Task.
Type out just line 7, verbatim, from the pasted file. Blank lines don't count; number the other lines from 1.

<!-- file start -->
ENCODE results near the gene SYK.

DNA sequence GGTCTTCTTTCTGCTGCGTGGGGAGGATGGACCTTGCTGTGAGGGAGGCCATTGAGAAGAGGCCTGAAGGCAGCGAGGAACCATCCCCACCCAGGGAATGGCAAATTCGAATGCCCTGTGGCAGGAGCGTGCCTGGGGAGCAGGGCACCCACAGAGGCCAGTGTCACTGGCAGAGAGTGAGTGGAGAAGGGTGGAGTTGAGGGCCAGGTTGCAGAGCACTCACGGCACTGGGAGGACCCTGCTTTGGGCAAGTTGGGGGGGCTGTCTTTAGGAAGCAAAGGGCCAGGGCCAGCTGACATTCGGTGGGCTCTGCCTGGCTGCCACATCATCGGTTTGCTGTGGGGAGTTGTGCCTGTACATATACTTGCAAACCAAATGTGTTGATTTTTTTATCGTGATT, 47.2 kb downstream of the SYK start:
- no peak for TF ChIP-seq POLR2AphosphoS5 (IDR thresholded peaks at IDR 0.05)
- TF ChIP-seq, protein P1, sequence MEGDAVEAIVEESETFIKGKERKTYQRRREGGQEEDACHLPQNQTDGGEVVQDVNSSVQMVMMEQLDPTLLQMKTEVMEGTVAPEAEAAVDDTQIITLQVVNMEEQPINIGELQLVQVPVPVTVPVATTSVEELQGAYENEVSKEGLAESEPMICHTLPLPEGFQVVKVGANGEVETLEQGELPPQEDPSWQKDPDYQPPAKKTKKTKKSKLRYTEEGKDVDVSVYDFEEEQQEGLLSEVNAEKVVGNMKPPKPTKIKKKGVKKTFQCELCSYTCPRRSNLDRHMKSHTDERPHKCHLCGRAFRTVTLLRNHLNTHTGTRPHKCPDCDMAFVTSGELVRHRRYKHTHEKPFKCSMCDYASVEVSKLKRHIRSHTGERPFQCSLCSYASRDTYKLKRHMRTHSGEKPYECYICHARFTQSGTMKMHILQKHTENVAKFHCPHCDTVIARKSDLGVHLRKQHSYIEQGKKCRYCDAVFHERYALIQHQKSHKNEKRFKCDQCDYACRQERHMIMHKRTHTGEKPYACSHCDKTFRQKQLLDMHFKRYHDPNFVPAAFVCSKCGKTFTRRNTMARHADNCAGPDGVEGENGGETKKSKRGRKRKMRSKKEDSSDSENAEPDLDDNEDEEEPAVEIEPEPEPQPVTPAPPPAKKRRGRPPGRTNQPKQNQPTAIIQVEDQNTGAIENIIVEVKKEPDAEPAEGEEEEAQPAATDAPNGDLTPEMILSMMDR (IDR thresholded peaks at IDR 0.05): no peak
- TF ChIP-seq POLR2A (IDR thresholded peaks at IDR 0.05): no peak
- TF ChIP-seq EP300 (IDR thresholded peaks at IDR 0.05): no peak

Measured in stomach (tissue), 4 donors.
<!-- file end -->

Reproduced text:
Measured in stomach (tissue), 4 donors.